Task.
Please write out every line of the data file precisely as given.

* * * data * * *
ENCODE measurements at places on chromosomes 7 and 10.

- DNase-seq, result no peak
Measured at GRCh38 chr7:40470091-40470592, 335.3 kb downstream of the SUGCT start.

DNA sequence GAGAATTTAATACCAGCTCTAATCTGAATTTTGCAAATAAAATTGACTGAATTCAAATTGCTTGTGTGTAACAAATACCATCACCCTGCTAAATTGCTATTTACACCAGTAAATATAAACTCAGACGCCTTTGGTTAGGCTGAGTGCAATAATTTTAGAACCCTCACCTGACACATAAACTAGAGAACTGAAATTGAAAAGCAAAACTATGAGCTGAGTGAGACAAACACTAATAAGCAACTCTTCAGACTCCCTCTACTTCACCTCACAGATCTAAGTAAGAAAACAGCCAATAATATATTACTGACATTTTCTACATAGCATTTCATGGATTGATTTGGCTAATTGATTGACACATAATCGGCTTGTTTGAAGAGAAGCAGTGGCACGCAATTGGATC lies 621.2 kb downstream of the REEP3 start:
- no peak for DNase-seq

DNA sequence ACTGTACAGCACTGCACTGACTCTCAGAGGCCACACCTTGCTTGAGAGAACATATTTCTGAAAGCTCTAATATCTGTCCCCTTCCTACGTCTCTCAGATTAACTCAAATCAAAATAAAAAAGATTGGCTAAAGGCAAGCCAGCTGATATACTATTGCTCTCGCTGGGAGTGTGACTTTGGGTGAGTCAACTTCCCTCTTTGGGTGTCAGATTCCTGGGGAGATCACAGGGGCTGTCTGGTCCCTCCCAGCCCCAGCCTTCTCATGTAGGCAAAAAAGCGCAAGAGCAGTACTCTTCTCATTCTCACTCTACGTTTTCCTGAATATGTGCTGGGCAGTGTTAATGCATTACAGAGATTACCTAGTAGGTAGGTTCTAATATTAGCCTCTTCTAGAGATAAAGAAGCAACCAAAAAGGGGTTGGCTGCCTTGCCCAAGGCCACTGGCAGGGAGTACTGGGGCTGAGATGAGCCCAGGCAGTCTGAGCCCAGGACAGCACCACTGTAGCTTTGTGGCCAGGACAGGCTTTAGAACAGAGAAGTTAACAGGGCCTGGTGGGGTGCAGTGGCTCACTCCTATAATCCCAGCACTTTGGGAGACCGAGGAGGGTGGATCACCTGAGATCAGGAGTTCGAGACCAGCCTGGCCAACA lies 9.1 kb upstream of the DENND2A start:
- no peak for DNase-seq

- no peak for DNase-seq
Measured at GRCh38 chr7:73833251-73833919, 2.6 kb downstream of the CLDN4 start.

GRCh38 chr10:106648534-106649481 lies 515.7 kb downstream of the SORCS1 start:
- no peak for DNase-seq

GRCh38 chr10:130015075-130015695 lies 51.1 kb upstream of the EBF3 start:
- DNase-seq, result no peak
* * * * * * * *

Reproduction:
ENCODE measurements at places on chromosomes 7 and 10.

- DNase-seq, result no peak
Measured at GRCh38 chr7:40470091-40470592, 335.3 kb downstream of the SUGCT start.

DNA sequence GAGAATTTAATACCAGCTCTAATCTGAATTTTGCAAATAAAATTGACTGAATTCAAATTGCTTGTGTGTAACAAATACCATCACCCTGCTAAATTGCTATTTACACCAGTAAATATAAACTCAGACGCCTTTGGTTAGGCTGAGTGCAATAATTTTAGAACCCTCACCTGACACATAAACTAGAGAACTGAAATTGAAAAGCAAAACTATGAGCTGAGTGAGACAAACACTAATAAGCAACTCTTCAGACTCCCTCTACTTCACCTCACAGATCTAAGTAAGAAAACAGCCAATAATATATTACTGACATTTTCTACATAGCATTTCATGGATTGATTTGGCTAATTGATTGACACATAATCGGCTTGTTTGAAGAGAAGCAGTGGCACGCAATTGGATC lies 621.2 kb downstream of the REEP3 start:
- no peak for DNase-seq

DNA sequence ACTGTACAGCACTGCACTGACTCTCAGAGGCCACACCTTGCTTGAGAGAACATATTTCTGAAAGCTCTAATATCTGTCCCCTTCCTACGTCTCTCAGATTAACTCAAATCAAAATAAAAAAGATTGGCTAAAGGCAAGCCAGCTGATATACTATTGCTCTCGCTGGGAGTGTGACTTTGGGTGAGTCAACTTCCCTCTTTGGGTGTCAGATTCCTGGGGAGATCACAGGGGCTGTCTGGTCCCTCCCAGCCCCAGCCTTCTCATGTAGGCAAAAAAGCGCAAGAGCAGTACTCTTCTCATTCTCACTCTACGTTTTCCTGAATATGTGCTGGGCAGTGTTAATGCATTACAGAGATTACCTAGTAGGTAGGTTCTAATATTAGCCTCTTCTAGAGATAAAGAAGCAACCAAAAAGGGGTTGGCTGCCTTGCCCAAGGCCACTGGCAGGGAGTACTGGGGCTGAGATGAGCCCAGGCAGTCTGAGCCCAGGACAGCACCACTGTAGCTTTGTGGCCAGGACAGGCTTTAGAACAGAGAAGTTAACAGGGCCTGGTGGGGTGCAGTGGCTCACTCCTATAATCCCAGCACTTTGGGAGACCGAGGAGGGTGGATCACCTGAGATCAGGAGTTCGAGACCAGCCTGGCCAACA lies 9.1 kb upstream of the DENND2A start:
- no peak for DNase-seq

- no peak for DNase-seq
Measured at GRCh38 chr7:73833251-73833919, 2.6 kb downstream of the CLDN4 start.

GRCh38 chr10:106648534-106649481 lies 515.7 kb downstream of the SORCS1 start:
- no peak for DNase-seq

GRCh38 chr10:130015075-130015695 lies 51.1 kb upstream of the EBF3 start:
- DNase-seq, result no peak